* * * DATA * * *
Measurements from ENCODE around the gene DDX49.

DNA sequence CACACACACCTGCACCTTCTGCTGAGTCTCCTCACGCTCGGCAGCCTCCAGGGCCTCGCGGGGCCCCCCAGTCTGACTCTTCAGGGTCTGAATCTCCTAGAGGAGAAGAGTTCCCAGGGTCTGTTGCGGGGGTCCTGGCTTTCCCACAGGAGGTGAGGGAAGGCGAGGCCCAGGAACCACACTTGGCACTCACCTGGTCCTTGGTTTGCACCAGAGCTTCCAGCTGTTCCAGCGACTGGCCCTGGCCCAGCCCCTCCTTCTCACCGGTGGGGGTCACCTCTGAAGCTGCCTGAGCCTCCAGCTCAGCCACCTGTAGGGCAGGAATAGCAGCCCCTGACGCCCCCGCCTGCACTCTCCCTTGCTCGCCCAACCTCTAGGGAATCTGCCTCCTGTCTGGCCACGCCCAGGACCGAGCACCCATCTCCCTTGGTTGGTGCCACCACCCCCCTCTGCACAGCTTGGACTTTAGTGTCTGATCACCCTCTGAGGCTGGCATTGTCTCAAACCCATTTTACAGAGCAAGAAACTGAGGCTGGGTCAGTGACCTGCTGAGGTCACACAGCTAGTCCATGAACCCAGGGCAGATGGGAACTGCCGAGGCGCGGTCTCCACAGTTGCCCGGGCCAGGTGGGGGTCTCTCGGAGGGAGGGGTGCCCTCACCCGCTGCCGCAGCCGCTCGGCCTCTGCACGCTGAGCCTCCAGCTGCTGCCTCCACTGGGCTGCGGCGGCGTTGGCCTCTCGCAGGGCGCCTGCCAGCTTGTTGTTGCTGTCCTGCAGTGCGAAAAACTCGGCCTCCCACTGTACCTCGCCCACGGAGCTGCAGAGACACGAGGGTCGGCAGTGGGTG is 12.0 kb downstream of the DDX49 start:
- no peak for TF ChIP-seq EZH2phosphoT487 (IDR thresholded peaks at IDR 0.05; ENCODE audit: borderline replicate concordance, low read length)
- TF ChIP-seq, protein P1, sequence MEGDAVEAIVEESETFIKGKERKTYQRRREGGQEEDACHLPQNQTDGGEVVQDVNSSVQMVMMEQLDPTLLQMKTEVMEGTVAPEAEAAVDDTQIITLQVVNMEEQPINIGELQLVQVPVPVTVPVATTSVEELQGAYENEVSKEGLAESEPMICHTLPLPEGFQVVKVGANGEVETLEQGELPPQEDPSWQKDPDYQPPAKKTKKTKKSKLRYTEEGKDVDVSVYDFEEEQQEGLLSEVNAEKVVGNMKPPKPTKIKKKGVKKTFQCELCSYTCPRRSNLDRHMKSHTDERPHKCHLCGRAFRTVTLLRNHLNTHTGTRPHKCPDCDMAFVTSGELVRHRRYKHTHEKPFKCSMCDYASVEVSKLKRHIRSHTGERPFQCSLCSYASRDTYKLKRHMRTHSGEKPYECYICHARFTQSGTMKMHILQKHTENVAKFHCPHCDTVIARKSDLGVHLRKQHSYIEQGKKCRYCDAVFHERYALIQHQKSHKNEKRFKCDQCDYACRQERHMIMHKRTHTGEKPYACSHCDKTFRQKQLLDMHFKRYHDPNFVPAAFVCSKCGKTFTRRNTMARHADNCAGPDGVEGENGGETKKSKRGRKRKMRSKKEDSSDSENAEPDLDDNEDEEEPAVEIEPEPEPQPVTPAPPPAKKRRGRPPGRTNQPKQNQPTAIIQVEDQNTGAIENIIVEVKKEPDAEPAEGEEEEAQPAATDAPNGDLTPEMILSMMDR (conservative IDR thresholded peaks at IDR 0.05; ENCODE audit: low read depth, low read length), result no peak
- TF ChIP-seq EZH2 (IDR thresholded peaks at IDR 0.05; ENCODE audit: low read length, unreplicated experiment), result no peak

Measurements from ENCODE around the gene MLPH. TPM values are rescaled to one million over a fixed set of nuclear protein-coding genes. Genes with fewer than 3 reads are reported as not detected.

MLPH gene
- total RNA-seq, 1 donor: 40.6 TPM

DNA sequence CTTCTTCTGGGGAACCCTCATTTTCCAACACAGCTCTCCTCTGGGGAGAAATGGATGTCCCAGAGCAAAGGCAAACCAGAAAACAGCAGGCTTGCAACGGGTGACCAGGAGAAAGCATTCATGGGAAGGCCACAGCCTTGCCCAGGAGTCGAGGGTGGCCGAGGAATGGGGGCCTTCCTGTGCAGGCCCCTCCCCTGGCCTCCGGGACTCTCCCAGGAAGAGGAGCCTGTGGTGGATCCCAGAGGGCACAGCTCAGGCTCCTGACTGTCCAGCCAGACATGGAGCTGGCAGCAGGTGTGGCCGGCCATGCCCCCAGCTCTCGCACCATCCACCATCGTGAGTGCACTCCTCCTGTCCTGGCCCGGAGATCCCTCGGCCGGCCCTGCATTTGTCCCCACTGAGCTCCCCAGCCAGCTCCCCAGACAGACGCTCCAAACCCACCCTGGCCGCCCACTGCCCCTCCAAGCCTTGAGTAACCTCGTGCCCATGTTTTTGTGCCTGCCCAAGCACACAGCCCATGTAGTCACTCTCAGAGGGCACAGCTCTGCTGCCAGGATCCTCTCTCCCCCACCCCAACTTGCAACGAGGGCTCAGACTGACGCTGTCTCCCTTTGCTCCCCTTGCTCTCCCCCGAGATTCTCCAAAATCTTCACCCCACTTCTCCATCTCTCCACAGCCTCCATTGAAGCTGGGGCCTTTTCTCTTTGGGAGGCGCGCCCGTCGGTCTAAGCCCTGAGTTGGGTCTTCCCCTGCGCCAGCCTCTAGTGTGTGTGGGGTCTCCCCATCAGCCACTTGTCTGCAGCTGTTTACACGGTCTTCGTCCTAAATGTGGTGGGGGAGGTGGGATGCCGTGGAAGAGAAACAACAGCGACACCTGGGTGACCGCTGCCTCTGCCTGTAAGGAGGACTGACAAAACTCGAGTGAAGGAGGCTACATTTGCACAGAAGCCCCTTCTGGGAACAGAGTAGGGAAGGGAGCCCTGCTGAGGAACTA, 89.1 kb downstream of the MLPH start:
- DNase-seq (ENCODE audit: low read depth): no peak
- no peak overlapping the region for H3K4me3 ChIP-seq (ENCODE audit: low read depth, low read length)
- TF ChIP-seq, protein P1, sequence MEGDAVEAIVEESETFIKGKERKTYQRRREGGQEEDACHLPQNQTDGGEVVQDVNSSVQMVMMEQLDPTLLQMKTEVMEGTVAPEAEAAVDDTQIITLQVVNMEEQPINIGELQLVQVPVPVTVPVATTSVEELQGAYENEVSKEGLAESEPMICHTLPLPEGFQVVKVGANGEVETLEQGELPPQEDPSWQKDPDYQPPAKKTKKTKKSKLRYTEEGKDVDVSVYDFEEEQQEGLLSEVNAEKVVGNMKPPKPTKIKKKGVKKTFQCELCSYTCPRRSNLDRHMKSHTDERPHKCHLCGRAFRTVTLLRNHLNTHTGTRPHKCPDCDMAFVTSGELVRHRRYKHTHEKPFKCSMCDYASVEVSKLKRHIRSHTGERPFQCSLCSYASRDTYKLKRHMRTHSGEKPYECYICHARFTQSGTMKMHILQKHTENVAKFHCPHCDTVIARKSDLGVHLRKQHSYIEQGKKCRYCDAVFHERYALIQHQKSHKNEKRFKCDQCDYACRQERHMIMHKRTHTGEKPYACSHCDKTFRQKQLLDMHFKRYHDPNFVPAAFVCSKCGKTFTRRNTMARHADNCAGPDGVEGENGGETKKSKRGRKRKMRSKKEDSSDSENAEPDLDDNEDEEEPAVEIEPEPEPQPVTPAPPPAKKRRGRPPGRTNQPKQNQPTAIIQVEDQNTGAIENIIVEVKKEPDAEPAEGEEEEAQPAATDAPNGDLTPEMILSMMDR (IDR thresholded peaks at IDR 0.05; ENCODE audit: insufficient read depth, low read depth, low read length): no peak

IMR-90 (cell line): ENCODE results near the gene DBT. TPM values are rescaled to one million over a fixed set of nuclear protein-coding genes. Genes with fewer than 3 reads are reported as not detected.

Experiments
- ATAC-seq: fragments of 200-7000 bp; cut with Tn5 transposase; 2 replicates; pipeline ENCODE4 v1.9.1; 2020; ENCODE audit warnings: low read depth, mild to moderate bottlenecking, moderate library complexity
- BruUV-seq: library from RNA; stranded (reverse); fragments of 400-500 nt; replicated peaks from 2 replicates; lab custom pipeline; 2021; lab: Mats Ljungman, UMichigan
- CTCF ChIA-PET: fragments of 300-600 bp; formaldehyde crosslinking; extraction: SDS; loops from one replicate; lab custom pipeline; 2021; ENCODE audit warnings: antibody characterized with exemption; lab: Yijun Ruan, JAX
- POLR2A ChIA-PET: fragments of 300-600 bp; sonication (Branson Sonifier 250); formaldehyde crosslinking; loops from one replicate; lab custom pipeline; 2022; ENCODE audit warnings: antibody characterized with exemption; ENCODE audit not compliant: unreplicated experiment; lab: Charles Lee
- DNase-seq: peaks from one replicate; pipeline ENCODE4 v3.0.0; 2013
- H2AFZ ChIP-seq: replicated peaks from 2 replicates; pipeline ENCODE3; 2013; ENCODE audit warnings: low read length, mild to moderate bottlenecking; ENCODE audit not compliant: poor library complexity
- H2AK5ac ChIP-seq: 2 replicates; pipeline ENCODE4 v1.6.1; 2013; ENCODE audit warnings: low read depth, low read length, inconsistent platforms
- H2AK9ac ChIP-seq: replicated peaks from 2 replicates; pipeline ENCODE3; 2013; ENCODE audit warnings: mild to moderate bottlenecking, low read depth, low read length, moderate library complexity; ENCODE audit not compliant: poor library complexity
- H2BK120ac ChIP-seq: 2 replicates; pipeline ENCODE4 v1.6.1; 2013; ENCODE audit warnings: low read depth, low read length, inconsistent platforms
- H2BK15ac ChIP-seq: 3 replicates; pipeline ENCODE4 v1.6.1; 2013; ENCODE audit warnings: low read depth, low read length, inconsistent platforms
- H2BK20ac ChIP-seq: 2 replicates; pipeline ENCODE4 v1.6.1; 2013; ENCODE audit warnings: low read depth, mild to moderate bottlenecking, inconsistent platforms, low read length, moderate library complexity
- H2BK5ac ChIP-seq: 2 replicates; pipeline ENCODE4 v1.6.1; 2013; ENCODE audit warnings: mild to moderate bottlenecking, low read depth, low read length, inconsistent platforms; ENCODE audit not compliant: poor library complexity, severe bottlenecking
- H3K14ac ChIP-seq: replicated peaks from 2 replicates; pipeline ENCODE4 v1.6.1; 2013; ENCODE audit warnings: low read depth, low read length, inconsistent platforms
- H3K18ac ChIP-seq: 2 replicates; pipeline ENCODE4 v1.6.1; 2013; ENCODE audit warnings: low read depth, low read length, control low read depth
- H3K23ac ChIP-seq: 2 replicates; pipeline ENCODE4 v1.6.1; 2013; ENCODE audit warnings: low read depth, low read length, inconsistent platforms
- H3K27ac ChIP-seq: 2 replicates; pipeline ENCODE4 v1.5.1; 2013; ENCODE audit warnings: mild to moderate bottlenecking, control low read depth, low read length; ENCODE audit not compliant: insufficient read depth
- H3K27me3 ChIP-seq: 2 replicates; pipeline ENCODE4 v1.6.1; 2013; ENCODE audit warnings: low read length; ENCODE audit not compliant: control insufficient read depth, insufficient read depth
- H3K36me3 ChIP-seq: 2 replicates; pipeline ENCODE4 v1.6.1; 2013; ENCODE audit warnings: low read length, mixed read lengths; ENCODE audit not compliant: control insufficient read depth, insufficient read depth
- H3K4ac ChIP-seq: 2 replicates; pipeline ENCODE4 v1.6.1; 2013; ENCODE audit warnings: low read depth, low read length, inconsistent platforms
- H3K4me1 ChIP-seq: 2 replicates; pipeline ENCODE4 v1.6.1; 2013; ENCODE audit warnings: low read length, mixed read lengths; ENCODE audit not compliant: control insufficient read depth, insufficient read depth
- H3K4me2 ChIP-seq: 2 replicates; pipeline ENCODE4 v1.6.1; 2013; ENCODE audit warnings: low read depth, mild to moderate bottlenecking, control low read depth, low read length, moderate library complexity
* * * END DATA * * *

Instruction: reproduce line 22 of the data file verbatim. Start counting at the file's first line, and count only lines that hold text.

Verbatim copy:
- H2AK9ac ChIP-seq: replicated peaks from 2 replicates; pipeline ENCODE3; 2013; ENCODE audit warnings: mild to moderate bottlenecking, low read depth, low read length, moderate library complexity; ENCODE audit not compliant: poor library complexity